Make Sure Your Perception Fits Reality Especially When Running Trails


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Sign misinterpreted by FitOldDog's brain.

I was driving along slowly in heavy traffic and I noticed a sign, which appeared to mention arthritis, and I remember thinking, “Is the Arthritis Foundation taking over that old building site?” My brain misperceived the information, and my interest in aging-related diseases filled in the rest. Click image for larger view. Photo by FitOldDog.

We look at the world, but we don’t always see what is actually there. This is because, for efficiency’s sake, the brain fills in a great deal of information to make things fit. If it collected and processed all the visual data you’d get nowhere. For instance, when you see a house, your mind creates a 3D image in your mind of the house as a box, even though you can only see one side, the side you are looking at. But your brain knows all about houses, so it fills in the rest to create a mental 3D image or representation of a reasonable reality. It is only when this trick doesn’t work that you realize that things are not always what you think they are. Take the image to the right, for instance.

Bruise on FitOldDog's arm due to fall whilst running tired and cold on a rocky trail.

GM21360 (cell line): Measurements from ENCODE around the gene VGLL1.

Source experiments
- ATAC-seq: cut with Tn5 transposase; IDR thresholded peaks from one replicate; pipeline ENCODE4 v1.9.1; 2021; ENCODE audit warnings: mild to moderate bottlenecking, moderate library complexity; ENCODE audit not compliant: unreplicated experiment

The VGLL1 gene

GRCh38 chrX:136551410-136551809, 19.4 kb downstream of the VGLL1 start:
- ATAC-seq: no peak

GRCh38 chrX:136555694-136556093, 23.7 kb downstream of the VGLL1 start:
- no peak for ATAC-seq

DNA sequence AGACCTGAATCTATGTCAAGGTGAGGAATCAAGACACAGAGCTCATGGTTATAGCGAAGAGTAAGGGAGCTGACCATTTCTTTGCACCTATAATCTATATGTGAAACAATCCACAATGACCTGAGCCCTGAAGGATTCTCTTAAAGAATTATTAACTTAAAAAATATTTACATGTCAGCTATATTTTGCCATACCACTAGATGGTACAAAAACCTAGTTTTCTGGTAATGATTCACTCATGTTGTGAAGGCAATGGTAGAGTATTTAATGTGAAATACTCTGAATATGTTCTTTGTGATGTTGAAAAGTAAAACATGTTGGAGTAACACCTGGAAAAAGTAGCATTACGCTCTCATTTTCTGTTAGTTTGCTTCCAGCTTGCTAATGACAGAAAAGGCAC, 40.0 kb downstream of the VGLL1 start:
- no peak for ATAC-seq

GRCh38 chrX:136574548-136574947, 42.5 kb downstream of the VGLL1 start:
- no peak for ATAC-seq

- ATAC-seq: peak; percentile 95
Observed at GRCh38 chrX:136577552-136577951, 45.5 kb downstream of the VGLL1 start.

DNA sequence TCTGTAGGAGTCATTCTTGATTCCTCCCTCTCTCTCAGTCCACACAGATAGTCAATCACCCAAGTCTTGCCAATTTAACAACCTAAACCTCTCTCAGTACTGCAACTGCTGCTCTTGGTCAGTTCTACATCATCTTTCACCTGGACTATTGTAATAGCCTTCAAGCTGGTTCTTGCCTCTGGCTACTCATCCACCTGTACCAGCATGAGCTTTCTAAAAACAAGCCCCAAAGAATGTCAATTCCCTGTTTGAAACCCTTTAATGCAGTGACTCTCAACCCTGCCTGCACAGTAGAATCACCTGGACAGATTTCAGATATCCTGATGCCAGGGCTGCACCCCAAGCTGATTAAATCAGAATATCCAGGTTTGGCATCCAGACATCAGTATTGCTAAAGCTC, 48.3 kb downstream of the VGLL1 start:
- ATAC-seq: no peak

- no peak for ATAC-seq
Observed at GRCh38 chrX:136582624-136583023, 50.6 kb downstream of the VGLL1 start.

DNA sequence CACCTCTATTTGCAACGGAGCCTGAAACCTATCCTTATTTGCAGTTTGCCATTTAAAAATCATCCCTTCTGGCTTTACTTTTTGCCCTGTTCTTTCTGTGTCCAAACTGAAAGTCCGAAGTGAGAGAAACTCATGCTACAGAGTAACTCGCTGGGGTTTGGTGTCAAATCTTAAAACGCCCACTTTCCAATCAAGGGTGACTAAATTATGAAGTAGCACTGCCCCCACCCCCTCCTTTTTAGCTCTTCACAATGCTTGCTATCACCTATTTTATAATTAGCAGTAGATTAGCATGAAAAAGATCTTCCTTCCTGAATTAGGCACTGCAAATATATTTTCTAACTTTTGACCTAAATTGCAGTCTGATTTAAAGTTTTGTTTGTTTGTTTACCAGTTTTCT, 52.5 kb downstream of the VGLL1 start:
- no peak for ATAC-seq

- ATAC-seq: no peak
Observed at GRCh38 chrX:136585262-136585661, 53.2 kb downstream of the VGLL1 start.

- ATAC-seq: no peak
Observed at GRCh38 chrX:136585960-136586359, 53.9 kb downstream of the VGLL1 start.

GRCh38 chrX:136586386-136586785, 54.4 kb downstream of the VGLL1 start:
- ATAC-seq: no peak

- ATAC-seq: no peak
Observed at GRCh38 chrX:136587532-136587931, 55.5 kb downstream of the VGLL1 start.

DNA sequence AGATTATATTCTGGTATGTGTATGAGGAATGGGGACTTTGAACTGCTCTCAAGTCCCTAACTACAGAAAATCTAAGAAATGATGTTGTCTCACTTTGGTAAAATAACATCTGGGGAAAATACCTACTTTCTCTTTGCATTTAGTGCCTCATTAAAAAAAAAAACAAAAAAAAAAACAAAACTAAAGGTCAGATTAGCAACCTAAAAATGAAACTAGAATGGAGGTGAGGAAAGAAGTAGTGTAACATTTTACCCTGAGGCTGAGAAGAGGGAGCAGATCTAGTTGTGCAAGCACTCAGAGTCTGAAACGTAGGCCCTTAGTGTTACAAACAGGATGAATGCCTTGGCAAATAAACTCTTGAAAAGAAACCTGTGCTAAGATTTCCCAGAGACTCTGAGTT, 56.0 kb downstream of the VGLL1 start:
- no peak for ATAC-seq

Bruising induced by falling on a local running trail whilst tired and cold, due to a fall, which at the time seemed no big deal, but such things happen when you think you are fine but you’re not – I was failing to lift my feet adequately for the terrain, and caught one shoe on a small rock. Photo by Deb.

Not only is this true of our outer world, but it applies equally to our inner worlds, including the perception of the state of our bodies. This perception can be enhanced by endorphins, drugs manufactured by your body, which make you feel great, giving you a feeling of invincibility (runner’s high). If you feel this, it is time to stop because invincible you are not. Tiredness and cold can also warp your perspective, which can result in dangerous mistakes on the bike or whilst running, especially on trails where the terrain is unpredictable. This happened to me the other day during the final stages of a 2-mile swim, 35-mile bike ride, 5-mile run, brick (all back to back). This workout is standard fare for Ironman training during the last few weeks prior to tapering for a race. However, it was really cold, wet weather and I was soaked to the skin. Tiredness combined with cold can lead to accidents.

Heaven Can Wait movie poster.

I loved that movie, even though the ending was somewhat poignant.

About 4 miles into the run my right foot caught a low-lying, almost invisible, rock, I wasn’t lifting my feet as I would when not so tired, and down I went. Fortunately I landed on my shoulder, rolled over onto my feet and carried on. I sure lifted my feet after that. My perception of my running form didn’t fit reality.

I had no idea I was dragging my feet. Take note if you want to continue to enjoy a program of safe exercise for better health.

On a brighter note: the fitter you are the better you bounce, which was the underlying thesis of that old movie, Heaven Can Wait!

-k @FitOldDog


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Disclaimer: As a veterinarian, I do not provide medical advice for human animals. If you undertake or modify an exercise program, consult your medical advisors before doing so. Undertaking activities pursued by the author does not mean that he endorses your undertaking such activities, which is clearly your decision and responsibility. Be careful and sensible, please.